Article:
Thomas Bach to run for IOC top post

LONDON -- Thomas Bach is counting on his track record and long experience in the Olympic world to carry him to the top job in the IOC.

The 59-year-old German lawyer on Thursday became the first declared candidate in the race for president of the IOC, heralding the start of a four-month campaign to succeed Jacques Rogge at the helm of the multi-billion-dollar Olympic movement.

Bach, an IOC vice president, has been considered the front-runner among a possible field of a half dozen candidates. A former Olympic gold medalist in fencing, he has held several influential positions in the IOC since joining in 1991.

"With my management and leadership experience on the national and international level of sport, but also in business and politics and society, I am well trained for this great task," Bach said in a conference call after his announcement in Frankfurt.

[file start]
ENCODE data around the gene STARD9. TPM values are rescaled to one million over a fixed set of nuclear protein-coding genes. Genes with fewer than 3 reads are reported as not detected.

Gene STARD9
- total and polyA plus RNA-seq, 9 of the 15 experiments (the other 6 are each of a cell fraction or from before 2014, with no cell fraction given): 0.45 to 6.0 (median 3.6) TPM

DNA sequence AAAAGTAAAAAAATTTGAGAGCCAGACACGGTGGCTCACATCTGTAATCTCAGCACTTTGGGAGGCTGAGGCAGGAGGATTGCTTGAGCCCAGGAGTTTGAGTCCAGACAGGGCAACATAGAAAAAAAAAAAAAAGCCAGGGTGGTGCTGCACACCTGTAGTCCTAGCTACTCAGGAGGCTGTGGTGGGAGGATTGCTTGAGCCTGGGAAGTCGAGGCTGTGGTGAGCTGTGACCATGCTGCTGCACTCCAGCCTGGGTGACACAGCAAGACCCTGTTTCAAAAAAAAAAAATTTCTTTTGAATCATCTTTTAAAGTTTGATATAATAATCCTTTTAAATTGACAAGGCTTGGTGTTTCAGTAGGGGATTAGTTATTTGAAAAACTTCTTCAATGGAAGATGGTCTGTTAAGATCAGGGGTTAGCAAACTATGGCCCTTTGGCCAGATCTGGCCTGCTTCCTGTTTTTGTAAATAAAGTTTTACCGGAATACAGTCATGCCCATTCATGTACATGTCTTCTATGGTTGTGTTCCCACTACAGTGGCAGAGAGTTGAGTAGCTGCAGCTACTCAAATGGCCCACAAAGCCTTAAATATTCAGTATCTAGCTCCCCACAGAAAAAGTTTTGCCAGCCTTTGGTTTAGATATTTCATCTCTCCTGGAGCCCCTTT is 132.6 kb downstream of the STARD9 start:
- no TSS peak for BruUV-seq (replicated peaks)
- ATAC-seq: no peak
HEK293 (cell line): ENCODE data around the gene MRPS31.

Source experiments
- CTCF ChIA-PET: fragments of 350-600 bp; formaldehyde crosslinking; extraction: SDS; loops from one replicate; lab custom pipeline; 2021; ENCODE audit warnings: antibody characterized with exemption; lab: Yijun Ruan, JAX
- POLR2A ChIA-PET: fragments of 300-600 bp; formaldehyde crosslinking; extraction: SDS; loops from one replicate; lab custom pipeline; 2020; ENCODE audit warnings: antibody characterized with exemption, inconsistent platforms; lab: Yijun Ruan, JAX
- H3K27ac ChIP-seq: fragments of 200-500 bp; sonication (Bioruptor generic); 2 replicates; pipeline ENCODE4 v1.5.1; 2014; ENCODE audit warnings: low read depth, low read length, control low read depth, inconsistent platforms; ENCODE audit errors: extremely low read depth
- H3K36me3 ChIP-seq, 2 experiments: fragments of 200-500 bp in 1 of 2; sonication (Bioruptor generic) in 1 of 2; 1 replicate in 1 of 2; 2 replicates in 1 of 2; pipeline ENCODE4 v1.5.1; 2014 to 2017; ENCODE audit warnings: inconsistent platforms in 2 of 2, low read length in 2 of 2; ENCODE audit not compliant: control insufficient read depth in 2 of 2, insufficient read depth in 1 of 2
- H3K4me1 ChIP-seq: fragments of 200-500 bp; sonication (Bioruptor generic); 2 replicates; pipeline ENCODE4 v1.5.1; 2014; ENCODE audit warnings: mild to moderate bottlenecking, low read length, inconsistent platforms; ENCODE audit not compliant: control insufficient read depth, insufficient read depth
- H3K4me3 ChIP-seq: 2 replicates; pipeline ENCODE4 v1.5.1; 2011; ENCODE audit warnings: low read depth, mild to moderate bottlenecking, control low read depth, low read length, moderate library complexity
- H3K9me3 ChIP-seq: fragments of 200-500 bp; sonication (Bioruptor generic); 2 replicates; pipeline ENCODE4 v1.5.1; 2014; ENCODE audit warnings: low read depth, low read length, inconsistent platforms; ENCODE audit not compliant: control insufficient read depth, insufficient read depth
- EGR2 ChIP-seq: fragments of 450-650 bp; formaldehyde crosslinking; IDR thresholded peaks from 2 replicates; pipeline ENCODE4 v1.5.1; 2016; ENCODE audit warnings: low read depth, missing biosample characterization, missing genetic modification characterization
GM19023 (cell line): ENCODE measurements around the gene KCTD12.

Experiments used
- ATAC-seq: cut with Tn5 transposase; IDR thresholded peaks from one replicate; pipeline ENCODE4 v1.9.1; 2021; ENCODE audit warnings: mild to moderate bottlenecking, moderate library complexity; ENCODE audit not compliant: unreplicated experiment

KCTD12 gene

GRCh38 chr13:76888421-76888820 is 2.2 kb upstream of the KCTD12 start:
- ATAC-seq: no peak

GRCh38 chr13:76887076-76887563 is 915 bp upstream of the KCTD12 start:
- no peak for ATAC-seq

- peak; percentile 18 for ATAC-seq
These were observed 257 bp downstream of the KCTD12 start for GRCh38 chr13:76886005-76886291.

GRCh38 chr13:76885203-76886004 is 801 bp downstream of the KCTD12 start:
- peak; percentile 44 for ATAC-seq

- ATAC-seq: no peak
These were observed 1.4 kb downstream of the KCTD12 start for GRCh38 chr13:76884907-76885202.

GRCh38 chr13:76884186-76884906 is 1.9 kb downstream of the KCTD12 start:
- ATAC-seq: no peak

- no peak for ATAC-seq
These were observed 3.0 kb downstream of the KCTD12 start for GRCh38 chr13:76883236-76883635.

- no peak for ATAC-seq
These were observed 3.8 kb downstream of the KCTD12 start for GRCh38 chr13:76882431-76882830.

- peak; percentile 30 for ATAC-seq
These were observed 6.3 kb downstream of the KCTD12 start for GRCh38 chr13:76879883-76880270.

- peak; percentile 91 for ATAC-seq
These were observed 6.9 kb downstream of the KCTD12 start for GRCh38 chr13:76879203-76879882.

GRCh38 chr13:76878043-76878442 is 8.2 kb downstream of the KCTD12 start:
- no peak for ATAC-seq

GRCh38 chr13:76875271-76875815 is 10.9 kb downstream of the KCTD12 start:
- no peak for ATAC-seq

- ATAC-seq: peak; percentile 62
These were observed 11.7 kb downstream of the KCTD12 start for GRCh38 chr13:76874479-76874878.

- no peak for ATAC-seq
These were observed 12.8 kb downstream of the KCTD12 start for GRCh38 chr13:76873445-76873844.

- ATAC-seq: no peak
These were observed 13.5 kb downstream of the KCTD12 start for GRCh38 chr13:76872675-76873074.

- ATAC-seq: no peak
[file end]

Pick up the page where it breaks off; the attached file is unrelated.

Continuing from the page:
Rogge, who succeeded Juan Antonio Samaranch in 2001, is set to step down in September after 12 years as leader of the International Olympic Committee.

Bach, winner of a team foil gold medal at the 1976 Montreal Olympics, said he notified Rogge and fellow IOC members of his intention to run on Wednesday. He said he will formally submit his candidacy to members in June under the motto "Unity in Diversity."

"I didn't want to keep other members in the dark any longer," Bach said at a news conference. "I think it is the right time."

The German has served on the policy-making IOC executive board as a regular member or vice president since 1996. As chairman of the IOC judicial commission, Bach leads most of the investigations into doping cases.

Bach has also chaired evaluation commissions for cities bidding for Summer and Winter Games and led European television rights negotiations. He heads the German Olympic Sports Confederation, DOSB.

"This is why I feel well prepared," he said.

German Chancellor Angela Merkel welcomed Bach's decision and "wishes him success," her office said. Bach is the second German to seek the IOC presidency, after Willi Daume ran unsuccessfully in 1980.